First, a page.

One of the most fascinating animals on earth also happens to be the largest toothed predator on earth. The Sperm Whale (Physeter macrocephalus) can grow up to lengths of 16 meters in males and roughly 12 meters in females. These whales are found just about everywhere across our oceans: other than the artic areas. The reason for such a vast distribution of this species is the desire for feeding and breeding. These whales may travel as far as 2000 meters down into the ocean in order to find sufficient food and breeding grounds. Despite their large size in comparison to other animals on the surface, this colossal animal decides to dive to these great depths in order to prey on organisms such as the Giant Squid (Architeuthis dux) which helps in order to maintain the sperm whales regular diet of roughly 1 ton of prey per day.

Diving range of several air-breathing marine mammals including sperm whales. Credit: Pierangelo Pirak / BBC Earth

Battles of Giant proportions

Due to the huge mass of the sperm whale, they are required to take a large input of food every single day. As they are able to dive to such great depths, they are able to encounter larger species which are not found on the surface, such as the Giant Squid. Many sperm whales are seen with scars on their heads and bodies which are taken from the Giant Squid in a struggle for the Whale to catch its prey. The Squid is able to use its sharp teeth on the end of its suckers in order to defend itself however; often the whale is too much of a match for the Squid and the Whale will catch its prey.

Video: A Sperm whale encountering and battling with a Giant Squid.

Conditions down below the surface

There is an enormous difference between the conditions of the ocean at the surface compared to the conditions of the ocean at 2000 meters deep. The first and most obvious change between the two is the pressure of the ocean waters at such a depth. Every 10 meters deep in the water the pressure increases by an atmosphere. Humans notice this change in pressure after only a few feet, when 2000 meters down there would be 200 atmospheres of pressure on these whales which if not adapted greatly would crush the whale under its own weight. However deep diving whales such as the sperm whales are much more flexible than humans. The key adaptation which these whales have for this is their rib cages, which are bound by loose cartilage which means as the pressure of the deep sea increases the rib cage is able to bend and even collapse in order to avoid snapping any of the bones at these pressures. Allowing the sperm whale to experience this extreme environment as frequently as it would like to in order to feed and then return to the surface unharmed to take a breath.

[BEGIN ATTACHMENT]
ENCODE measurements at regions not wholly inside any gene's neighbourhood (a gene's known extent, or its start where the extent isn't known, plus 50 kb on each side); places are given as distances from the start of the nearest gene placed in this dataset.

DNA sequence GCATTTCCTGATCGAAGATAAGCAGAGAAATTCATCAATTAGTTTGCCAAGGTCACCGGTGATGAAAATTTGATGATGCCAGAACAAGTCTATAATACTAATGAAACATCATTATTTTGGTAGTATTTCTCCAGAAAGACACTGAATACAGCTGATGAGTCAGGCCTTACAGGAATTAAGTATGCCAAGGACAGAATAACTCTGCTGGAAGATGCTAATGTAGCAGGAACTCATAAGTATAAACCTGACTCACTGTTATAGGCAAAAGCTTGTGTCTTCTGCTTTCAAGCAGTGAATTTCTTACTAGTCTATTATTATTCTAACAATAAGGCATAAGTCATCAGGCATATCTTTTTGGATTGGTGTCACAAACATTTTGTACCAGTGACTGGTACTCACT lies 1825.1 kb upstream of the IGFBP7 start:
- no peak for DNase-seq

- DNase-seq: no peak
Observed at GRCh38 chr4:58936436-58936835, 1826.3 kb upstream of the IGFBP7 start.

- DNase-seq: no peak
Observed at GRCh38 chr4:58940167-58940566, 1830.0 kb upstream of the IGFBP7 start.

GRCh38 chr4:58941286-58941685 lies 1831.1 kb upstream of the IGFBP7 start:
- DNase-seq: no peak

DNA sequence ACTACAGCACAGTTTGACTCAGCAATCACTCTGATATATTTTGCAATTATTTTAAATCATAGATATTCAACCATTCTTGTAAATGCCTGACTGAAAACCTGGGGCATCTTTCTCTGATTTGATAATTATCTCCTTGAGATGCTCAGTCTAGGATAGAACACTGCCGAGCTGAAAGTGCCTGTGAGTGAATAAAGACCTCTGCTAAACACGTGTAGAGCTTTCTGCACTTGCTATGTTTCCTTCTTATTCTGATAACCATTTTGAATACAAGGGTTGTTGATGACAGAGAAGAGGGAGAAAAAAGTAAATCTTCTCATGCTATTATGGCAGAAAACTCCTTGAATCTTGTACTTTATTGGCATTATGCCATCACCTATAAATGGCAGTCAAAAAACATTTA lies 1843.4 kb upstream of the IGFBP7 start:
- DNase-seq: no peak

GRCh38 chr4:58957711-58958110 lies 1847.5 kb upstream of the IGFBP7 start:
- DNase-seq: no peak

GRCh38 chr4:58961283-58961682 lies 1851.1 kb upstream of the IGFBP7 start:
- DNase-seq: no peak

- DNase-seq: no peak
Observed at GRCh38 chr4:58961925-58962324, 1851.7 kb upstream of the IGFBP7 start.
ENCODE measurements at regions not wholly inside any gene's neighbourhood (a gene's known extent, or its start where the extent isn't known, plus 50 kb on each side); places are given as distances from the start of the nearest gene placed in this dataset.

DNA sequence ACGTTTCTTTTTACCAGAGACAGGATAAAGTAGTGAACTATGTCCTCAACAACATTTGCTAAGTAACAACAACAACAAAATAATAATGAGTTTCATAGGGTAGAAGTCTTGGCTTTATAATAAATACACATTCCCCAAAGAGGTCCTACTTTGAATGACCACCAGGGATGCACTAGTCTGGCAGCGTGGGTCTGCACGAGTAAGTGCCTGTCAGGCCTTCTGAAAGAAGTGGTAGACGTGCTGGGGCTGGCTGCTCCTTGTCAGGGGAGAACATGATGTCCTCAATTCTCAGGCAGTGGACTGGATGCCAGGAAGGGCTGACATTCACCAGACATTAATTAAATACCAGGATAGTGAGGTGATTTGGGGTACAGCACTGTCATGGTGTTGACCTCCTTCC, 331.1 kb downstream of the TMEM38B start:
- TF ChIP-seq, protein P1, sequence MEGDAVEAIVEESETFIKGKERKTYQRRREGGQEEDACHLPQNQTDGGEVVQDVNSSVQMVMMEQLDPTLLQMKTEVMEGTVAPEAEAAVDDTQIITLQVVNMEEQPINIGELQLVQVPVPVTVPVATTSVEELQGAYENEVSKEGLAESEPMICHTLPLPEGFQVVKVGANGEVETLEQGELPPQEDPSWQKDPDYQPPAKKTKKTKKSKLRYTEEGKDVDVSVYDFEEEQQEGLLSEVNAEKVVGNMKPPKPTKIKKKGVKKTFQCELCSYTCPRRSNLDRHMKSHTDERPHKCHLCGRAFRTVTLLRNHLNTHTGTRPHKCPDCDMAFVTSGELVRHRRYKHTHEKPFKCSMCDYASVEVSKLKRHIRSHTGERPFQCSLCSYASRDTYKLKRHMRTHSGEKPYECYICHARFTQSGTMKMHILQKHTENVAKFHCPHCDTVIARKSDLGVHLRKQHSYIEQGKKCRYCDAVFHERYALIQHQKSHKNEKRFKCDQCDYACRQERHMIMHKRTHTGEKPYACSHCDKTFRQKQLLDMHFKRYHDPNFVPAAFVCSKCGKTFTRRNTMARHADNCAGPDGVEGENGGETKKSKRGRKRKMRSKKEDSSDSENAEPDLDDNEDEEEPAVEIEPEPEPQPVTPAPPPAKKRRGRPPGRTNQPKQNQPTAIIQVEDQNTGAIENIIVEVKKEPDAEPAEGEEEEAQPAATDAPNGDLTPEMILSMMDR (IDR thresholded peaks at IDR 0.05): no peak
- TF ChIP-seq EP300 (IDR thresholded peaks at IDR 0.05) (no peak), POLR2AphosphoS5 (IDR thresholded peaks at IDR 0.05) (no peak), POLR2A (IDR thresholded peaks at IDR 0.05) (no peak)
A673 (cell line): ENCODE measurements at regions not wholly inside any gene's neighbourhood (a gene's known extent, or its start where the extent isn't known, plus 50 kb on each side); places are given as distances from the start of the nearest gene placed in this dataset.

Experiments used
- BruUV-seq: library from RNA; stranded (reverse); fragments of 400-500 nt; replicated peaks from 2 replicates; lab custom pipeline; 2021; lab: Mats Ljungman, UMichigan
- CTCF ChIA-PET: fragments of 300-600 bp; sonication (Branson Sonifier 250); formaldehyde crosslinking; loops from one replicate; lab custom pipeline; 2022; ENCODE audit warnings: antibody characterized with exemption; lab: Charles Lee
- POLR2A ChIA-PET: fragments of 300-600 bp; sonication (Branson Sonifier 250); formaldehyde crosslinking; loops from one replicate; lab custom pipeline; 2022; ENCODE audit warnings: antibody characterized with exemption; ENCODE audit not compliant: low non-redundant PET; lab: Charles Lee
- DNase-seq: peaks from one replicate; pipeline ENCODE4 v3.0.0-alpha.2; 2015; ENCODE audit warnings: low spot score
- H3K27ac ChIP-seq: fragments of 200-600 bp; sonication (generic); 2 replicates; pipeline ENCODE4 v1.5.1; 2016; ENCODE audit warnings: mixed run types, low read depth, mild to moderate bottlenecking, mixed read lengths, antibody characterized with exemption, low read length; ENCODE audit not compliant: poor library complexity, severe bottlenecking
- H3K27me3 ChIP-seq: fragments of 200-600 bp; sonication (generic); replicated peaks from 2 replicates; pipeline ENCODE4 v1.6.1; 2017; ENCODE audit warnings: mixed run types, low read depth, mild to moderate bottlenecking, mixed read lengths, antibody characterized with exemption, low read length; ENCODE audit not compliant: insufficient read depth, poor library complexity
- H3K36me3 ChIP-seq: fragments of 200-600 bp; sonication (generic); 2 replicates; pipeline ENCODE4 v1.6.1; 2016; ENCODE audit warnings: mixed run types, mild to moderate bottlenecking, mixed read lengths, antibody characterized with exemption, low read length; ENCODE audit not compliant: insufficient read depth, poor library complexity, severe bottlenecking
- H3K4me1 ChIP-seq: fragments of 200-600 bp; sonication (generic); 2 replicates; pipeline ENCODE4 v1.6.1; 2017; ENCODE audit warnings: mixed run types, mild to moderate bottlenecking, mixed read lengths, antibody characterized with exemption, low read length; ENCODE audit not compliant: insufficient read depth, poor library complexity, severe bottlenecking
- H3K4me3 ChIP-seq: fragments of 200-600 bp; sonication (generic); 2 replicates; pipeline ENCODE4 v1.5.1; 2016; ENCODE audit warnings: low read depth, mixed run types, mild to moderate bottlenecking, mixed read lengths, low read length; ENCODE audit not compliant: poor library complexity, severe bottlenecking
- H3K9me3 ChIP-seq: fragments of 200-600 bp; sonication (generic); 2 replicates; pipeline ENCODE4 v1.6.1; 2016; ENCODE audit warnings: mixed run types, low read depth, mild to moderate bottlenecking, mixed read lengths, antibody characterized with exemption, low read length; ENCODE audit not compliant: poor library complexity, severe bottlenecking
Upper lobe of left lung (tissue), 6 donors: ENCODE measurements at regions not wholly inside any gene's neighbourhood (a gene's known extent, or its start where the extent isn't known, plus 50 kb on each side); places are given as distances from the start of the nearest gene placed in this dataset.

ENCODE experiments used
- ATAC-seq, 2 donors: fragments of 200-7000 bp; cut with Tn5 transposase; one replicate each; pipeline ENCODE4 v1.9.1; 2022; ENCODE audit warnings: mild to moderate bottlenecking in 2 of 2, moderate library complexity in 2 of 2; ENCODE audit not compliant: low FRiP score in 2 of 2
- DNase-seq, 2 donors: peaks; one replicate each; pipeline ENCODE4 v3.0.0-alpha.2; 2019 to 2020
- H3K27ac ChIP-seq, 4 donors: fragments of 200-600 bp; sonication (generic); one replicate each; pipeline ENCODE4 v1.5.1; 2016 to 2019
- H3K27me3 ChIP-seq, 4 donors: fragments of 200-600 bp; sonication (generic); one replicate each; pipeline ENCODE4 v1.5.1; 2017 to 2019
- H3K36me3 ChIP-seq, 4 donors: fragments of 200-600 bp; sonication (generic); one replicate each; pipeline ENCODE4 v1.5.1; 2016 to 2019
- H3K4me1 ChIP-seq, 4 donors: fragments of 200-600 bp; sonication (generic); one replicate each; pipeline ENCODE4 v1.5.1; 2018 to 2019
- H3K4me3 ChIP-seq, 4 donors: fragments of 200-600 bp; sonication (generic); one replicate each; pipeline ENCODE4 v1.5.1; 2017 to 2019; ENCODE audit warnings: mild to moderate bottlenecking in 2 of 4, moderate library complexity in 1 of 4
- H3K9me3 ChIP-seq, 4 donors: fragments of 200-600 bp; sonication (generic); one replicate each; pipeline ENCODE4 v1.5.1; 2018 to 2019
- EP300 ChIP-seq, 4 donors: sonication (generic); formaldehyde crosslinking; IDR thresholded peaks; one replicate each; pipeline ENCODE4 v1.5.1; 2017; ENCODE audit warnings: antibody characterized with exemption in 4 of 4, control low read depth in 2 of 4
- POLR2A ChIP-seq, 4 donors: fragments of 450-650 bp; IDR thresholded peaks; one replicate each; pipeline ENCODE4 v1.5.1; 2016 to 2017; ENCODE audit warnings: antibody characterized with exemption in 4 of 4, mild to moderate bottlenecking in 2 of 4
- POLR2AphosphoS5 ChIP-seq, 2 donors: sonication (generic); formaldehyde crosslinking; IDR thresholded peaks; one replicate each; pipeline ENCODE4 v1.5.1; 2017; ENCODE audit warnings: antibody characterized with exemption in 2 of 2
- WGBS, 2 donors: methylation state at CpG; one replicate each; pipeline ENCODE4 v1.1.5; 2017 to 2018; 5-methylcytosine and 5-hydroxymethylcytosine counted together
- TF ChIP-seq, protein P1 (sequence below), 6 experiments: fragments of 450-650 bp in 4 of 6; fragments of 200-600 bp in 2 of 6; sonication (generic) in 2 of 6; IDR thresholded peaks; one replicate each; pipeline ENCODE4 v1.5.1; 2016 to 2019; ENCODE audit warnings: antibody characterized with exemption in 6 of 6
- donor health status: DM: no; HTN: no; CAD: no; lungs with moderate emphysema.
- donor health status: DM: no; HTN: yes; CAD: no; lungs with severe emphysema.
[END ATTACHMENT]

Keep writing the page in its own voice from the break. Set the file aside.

A Sperm whale surfacing for oxygen. By Vilmos Vincze

Being mammals these whales require oxygen to breathe and live, thus on these long deep dives they are required to store large amounts of oxygen. This is achieved through haemoglobin transporting oxygen around the body similar to how humans transport oxygen using the haemoglobin in the blood. However these whales are adapted to be able to sustain large amounts of oxygen storage through the red blood cells due to the fact that in sperm whales, 60% of their red blood cells is haemoglobin therefore have larger amounts to transport the grater amount of oxygen required to dive down for these long periods of time, up to 90 minutes.

Hunting in the dark deep

When 2000 meters below the waters surface, there will be zero visibility from natural night sources from about the water, which begs the question, how can these Sperm whales be such efficient hunters while essentially hunting blind? The sunlight can only clearly penetrate the oceans waters up to roughly 200 meters, however the visibility is extremely minimal at around 1000 meters depth, known as the midnight zone. The Sperm whale is also greatly adapted for this lack of visibility through its ‘Echolocation‘ they use this through making clicking noises which are created in the head of the whale which are amplified using the spermaceti organ. These clicks will then go out through the phonic lips of the whale out into the surroundings bouncing off terrain and prey around this area. These sound waves will rebound back to the whales head and are received in the lower jaw in an area filled with oils, allowing the Whale to visualise its surroundings in order to hunt in areas where no light is present, allowing the whale to be a dominate predator in the harsh environment of the deep ocean.

Diagram of how echolocation is produced and recieved by Sperm Whales. Credits: Museum of New Zealand Te Papa Tongarewa, 2007
Diagram of how echolocation is produced and recieved by Sperm Whales. Credits: Museum of New Zealand Te Papa Tongarewa, 2007


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